- Contact information for your doctors, psychiatrists, or therapists
- A list of personal emergency contacts, like close family members and trusted friends
- Your schizophrenia diagnosis
- The names and dosages of your schizophrenia medications
- A log of past relapses, including dates, symptoms, and possible triggers
- Any steps that have eased your symptoms in the past
- Whether you’ve used street drugs
- Whether you’ve attempted suicide in the past
- The number for the National Suicide Prevention Lifeline: 1-800-273-8255
- The number for a local helpline in case of an emergency (search online for “mental health crisis services” plus the name of your county)
- Addresses for walk-in crisis centers or nearby emergency rooms
Keep a summary of your medical and psychiatric history in case you need to go to the hospital or emergency room for treatment. The information could help doctors who treat you there.
Some people with schizophrenia get a psychiatric advance directive. This legal document spells out your treatment preferences in case you’re unable to during a mental health crisis. It also allows a loved one to act on your behalf. Ask your doctor if that step is right for you.
What to Do in Case of a Crisis
If you have a relapse that leads to a mental health crisis, there’s a chance that someone could call the police or paramedics.
If this happens, it’s extremely important for someone (like your loved ones or a caregiver) to explain to the emergency responders that you have schizophrenia, Margolis says. They should also let the responders know how best to help you calm down.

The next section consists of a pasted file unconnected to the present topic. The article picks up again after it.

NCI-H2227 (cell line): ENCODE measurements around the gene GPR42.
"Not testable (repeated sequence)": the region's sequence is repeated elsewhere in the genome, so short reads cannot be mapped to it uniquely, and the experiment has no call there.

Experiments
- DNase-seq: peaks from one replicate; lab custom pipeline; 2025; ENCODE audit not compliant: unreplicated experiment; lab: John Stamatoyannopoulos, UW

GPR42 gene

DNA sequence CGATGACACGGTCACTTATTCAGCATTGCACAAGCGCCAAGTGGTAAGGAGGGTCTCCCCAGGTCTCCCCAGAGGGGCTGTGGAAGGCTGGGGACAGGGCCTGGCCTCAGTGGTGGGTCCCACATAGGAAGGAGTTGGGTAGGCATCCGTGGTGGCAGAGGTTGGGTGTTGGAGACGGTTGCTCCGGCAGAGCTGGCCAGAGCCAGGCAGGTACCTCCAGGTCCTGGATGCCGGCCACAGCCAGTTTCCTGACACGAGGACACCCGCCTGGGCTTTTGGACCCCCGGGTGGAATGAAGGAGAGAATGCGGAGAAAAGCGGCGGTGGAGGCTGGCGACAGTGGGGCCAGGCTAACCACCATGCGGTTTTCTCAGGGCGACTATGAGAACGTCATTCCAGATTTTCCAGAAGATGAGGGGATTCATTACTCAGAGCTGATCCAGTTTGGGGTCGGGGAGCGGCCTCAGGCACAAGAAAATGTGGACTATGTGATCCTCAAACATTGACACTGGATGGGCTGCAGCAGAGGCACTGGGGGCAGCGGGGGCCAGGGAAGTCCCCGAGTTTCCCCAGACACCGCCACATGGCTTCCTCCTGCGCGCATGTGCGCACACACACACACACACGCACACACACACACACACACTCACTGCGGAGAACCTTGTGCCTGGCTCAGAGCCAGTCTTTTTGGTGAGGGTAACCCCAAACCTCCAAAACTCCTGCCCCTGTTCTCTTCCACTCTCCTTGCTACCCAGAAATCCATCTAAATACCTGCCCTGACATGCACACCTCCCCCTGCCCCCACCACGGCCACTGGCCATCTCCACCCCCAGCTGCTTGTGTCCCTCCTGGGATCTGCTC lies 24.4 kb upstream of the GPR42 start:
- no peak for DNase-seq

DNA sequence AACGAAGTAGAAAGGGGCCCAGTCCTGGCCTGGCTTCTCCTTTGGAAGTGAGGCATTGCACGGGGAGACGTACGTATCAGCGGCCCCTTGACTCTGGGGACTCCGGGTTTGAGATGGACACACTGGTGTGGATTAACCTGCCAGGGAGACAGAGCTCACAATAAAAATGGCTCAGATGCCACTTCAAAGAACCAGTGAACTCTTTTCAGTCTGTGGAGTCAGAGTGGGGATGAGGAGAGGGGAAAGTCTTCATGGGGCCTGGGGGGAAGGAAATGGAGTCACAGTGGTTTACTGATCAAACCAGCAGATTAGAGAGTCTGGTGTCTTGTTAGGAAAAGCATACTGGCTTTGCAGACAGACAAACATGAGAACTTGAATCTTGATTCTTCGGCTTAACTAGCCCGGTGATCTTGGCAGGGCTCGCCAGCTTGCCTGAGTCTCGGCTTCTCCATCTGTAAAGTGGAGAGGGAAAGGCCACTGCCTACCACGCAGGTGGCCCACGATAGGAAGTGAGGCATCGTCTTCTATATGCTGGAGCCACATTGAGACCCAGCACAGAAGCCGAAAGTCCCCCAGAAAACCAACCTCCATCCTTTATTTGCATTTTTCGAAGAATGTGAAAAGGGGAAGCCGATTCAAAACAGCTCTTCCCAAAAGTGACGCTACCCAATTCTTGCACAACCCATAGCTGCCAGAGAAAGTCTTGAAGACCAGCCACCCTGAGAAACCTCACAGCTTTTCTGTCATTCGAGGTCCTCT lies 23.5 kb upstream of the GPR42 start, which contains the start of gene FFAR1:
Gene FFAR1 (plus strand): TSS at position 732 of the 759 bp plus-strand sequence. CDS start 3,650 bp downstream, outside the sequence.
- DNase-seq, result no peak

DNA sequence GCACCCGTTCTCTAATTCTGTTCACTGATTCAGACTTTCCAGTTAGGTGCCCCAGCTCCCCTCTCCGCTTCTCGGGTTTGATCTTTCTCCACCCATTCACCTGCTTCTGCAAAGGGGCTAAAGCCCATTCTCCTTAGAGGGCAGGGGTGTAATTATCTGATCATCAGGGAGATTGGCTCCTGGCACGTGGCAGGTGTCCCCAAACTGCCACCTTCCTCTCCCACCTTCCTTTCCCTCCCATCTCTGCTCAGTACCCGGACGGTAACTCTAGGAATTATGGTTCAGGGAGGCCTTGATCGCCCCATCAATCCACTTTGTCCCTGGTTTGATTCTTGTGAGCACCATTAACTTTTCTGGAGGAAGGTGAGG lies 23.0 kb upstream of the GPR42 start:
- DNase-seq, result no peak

They can also help keep the situation from escalating by letting the responders know if you’re unarmed and whether or not you tend to be violent, Margolis says.
What to Do After a Relapse
If you have a relapse despite your best efforts to prevent one, work with your doctor to figure out what caused it. That way, you can lower your chances of having another one.
Lots of things could cause a schizophrenia relapse, like:
- Not taking your medications (including forgetting to)
- Taking a medication that doesn’t work
- Use of illicit drugs or alcohol
- A stressful event, like a death in the family
Take an honest, complete look back at what was going on in your life when you had the relapse, Duckworth says. Think about what you can learn from it. Then try to lower your odds of having another one with every decision you make.
Still, sometimes there’s no clear explanation for a relapse, Duckworth says.
Also, if you went to the hospital or emergency room for a relapse, note any changes that the doctors there made to your treatment plan.
When you get care at a hospital, doctors often put you on more medicines, or on higher doses, than you need once you return home, Margolis says.
Your regular doctors should review this new plan and make sure it reflects the cause of your relapse, he says. They also need to make sure that any medicine changes or new supportive treatments are right for you.
If You Keep Having Relapses
Some doctors use an FDA-approved medication called clozapine to treat people who have frequent relapses, Duckworth says. This antipsychotic drug may help if standard medications for schizophrenia don’t control your symptoms.
Clozapine has more side effects than standard drugs, Duckworth says, but some people improve while they’re on it.
One risk of taking clozapine is that it can lower your level of certain white blood cells called neutrophils. That could make you more likely to get infections. A doctor will need to do regular blood tests to check your neutrophil levels.
If your doctor thinks clozapine might be right for you, ask them to explain all the possible benefits and risks.